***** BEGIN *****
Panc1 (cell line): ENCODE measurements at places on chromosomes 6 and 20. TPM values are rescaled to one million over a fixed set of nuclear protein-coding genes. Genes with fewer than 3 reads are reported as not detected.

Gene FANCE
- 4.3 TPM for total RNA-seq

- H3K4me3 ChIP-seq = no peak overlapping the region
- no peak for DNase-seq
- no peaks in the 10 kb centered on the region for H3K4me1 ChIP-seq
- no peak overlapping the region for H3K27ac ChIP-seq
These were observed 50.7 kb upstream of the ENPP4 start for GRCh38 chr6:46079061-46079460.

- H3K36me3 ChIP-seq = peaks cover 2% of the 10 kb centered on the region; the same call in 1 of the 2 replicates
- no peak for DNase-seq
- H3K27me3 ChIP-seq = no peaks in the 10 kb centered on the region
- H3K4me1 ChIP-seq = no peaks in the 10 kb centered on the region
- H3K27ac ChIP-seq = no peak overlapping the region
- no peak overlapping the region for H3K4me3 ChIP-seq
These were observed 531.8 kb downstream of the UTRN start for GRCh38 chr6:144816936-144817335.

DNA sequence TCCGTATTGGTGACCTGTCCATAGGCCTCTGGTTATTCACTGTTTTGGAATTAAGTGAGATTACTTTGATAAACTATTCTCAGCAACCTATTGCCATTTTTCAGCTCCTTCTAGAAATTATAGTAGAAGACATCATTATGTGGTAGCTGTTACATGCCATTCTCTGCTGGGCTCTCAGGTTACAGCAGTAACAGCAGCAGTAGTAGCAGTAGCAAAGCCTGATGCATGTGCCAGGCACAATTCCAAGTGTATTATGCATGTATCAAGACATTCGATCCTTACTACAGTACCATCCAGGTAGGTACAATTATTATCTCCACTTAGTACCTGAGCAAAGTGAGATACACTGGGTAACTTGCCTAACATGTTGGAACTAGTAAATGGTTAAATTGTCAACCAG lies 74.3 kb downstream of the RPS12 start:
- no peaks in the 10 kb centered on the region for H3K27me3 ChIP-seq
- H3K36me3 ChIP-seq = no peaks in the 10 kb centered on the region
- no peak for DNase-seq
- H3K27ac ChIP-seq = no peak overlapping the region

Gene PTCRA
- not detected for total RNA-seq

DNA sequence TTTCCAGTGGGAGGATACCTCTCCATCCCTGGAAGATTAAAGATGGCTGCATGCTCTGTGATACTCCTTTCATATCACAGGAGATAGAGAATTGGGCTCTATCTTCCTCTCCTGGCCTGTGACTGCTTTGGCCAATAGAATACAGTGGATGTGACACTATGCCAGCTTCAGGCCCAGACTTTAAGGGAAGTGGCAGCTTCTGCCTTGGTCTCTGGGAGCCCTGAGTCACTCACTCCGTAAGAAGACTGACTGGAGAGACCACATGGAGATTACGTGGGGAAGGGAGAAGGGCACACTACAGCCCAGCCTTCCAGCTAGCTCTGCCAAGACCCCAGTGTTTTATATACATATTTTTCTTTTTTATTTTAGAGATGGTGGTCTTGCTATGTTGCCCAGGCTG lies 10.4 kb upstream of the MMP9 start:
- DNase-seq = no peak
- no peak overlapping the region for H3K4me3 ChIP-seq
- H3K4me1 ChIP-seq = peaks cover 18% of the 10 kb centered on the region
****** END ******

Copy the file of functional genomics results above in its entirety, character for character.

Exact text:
Panc1 (cell line): ENCODE measurements at places on chromosomes 6 and 20. TPM values are rescaled to one million over a fixed set of nuclear protein-coding genes. Genes with fewer than 3 reads are reported as not detected.

Gene FANCE
- 4.3 TPM for total RNA-seq

- H3K4me3 ChIP-seq = no peak overlapping the region
- no peak for DNase-seq
- no peaks in the 10 kb centered on the region for H3K4me1 ChIP-seq
- no peak overlapping the region for H3K27ac ChIP-seq
These were observed 50.7 kb upstream of the ENPP4 start for GRCh38 chr6:46079061-46079460.

- H3K36me3 ChIP-seq = peaks cover 2% of the 10 kb centered on the region; the same call in 1 of the 2 replicates
- no peak for DNase-seq
- H3K27me3 ChIP-seq = no peaks in the 10 kb centered on the region
- H3K4me1 ChIP-seq = no peaks in the 10 kb centered on the region
- H3K27ac ChIP-seq = no peak overlapping the region
- no peak overlapping the region for H3K4me3 ChIP-seq
These were observed 531.8 kb downstream of the UTRN start for GRCh38 chr6:144816936-144817335.

DNA sequence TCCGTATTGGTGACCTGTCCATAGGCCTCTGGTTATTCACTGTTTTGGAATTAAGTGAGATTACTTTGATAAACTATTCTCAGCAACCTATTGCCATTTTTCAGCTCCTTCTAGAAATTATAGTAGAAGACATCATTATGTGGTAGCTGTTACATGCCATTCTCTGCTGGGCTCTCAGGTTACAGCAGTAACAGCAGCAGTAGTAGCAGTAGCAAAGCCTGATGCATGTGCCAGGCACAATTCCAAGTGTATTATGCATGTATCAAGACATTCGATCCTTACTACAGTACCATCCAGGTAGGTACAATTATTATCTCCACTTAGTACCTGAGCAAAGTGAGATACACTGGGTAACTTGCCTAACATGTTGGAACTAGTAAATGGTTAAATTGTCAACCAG lies 74.3 kb downstream of the RPS12 start:
- no peaks in the 10 kb centered on the region for H3K27me3 ChIP-seq
- H3K36me3 ChIP-seq = no peaks in the 10 kb centered on the region
- no peak for DNase-seq
- H3K27ac ChIP-seq = no peak overlapping the region

Gene PTCRA
- not detected for total RNA-seq

DNA sequence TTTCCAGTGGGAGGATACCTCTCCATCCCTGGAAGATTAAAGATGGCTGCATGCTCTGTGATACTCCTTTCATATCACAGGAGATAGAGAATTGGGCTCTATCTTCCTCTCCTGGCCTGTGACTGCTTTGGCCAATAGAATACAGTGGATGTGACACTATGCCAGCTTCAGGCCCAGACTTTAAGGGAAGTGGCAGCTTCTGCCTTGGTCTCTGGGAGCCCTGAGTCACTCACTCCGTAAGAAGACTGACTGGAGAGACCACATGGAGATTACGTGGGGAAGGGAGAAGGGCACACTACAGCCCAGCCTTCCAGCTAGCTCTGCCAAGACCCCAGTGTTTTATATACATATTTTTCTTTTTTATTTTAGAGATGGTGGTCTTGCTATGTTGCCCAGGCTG lies 10.4 kb upstream of the MMP9 start:
- DNase-seq = no peak
- no peak overlapping the region for H3K4me3 ChIP-seq
- H3K4me1 ChIP-seq = peaks cover 18% of the 10 kb centered on the region